We Almost Had a Latina Tomb Raider

Alexandria Ducksworth
Mar 20 · 3 min read
“Rise of the Tomb Raider/What Was That?” by Stefans02 (via Flickr)

Picture this: An extraordinary, pistol-wielding Latina archaeologist exploring uncharted lands and recovering ancient lost artifacts, potentially ending the world as we know it. Sounds like a pretty sweet character for a video game, doesn’t it? We almost had one.

Laura Cruz: The Latina Tomb Raider We Almost Had

“First Version: Tomb Raider” (via First Versions)

In the early 90s, Tomb Raider creator Toby Grad made Laura Cruz for the Tomb Raider series. The comic book character Tank Girl, 90s rapper Neneh Cherry, and the John Woo movie Hard Boiled (1992) inspired Laura’s design. However, the higher-ups at Core Design (owned by Eidos Interactive) had other plans. They changed Laura Cruz to Lara Croft, making the adventure character more “British-Friendly.” She became an action-packed heroine with a high-class, English background.

What the heck is “British Friendly?” Is the existence of Latina characters unfriendly? Sure, Lara Croft made tons of money after releasing the first Tomb Raider in 1996, expanding to books and a multi-movie deal. Croft was named one of the sexiest characters in video game history. Would Laura Cruz have the same popularity? Which actress would have played her in the live-action movies? The gaming industry missed an incredible opportunity, diversity-wise.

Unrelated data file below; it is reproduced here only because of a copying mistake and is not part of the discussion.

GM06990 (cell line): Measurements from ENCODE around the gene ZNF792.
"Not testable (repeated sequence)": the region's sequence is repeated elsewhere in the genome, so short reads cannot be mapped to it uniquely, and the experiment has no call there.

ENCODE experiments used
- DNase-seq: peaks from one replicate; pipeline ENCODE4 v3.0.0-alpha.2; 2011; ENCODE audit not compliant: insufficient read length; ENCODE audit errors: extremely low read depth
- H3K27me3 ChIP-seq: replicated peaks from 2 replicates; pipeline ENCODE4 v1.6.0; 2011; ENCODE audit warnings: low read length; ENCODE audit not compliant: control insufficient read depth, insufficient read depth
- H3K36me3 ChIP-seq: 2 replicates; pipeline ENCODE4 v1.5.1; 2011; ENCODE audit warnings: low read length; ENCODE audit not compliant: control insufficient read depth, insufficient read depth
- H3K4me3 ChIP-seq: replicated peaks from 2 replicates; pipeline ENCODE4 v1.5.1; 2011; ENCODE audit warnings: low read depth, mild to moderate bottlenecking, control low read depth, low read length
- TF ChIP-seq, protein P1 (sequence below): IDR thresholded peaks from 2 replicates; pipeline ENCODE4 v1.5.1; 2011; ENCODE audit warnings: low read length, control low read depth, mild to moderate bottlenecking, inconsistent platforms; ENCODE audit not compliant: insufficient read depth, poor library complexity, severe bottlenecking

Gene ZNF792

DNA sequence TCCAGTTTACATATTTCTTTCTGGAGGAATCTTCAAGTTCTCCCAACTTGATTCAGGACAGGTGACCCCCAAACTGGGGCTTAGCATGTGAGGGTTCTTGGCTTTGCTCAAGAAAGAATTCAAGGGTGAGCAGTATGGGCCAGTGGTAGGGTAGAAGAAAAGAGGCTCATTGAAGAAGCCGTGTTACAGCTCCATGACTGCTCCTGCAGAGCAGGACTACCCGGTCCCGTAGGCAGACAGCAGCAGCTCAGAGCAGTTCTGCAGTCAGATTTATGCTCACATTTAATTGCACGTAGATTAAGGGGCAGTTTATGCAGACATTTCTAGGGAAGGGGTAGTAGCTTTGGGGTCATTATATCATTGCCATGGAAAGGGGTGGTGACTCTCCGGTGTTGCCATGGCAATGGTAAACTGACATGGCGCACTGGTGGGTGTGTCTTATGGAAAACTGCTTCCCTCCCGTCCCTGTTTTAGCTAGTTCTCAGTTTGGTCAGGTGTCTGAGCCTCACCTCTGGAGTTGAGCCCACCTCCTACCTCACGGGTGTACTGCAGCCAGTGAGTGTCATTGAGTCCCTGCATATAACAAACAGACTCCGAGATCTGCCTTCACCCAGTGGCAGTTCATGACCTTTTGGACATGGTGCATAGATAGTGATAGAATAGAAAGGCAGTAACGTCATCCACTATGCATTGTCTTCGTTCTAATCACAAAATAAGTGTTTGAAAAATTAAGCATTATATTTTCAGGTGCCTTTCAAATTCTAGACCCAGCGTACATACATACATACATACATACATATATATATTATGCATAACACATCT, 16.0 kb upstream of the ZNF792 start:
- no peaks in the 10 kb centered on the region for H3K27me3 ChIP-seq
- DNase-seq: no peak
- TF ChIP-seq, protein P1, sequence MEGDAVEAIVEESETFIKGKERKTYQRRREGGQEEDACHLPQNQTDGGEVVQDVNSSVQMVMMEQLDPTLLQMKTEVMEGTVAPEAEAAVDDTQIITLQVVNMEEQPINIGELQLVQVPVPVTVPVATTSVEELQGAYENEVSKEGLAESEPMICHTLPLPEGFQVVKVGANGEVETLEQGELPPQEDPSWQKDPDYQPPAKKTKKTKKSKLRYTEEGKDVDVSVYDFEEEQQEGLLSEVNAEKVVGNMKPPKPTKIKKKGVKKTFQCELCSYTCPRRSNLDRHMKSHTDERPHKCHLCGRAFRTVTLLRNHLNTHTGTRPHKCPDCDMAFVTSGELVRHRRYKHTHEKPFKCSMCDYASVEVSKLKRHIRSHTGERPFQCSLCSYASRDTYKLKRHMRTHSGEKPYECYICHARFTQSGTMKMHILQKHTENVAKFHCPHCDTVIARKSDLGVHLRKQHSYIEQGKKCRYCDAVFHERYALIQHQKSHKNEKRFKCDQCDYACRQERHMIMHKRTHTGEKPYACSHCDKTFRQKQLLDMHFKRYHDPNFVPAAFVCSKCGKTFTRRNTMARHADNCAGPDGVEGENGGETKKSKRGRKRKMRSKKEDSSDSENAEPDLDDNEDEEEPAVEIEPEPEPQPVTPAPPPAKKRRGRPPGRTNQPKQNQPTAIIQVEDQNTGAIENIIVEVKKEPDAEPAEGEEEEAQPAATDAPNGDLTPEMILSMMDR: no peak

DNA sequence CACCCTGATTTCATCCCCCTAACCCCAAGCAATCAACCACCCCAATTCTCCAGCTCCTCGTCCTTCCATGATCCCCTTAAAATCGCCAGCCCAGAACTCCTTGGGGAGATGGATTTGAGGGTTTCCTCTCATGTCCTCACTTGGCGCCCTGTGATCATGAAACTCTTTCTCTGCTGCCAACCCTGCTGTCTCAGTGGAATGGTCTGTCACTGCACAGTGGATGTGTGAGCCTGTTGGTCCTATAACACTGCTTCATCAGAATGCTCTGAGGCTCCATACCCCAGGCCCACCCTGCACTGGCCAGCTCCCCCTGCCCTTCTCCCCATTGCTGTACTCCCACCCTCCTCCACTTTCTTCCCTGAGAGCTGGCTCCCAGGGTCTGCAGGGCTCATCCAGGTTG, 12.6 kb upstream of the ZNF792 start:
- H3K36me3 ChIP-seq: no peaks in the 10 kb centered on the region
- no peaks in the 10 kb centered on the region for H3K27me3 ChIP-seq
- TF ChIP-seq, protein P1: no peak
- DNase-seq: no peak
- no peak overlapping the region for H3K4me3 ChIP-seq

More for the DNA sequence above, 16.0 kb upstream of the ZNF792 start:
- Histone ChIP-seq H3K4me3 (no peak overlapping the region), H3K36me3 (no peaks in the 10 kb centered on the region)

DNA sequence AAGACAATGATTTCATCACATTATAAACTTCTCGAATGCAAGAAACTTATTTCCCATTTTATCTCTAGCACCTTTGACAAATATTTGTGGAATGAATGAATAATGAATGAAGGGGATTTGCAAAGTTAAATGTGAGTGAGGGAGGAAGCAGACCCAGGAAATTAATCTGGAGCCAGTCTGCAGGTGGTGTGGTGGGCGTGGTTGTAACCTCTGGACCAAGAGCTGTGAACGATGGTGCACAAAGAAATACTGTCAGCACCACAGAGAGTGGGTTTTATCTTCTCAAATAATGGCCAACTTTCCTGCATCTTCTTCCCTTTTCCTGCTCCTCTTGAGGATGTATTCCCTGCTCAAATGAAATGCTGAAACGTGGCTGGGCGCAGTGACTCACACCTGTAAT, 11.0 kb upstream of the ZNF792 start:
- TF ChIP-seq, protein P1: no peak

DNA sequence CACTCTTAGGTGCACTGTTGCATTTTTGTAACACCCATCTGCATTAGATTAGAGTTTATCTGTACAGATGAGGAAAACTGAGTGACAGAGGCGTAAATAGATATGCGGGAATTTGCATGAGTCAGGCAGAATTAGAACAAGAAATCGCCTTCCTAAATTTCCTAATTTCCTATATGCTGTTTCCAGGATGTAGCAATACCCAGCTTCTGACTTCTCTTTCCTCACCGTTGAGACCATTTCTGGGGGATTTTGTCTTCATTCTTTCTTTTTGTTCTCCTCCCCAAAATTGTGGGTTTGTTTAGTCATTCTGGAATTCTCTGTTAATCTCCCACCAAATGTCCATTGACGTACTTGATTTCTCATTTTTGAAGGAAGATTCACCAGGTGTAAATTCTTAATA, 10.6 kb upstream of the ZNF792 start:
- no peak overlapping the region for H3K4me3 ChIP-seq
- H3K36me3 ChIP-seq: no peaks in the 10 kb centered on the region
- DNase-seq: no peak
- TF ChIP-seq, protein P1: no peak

The Latino Diversity Problem in the Gaming World

Photo by Thandy Yung on Unsplash

In one report, USC social psychologist and associate professor Dmitri Williams studied Latino gamers and the range of Hispanic-speaking characters. Williams concluded Latino players would not be interested in gaming development (and related fields) if there weren’t any representative characters. Think about what Laura Cruz would have done for the young Latino community, especially Latina gamers.

While the range of Latina characters is slowly rising in the gaming industry (and I mean slowly), many sources have pointed out they’re often stereotypical and hypersexualized. Plus, they often have a criminal background. For example, Overwatch’s Sombra is a brilliant hacker. However, she deals with the wrong side of the law (I think she’s still great, though). Someday, there will be Latina characters who finally break the stereotypes. They are surely marketable.

Although we have more diverse gaming characters now than in the 90s, it’s pretty upsetting to look back at the Laura Cruz, who would’ve been the Tomb Raider’s leading star. Someday, a gaming company will finally create the Latina adventurer we need to see. The gaming industry still has more work to do. They’re almost there.

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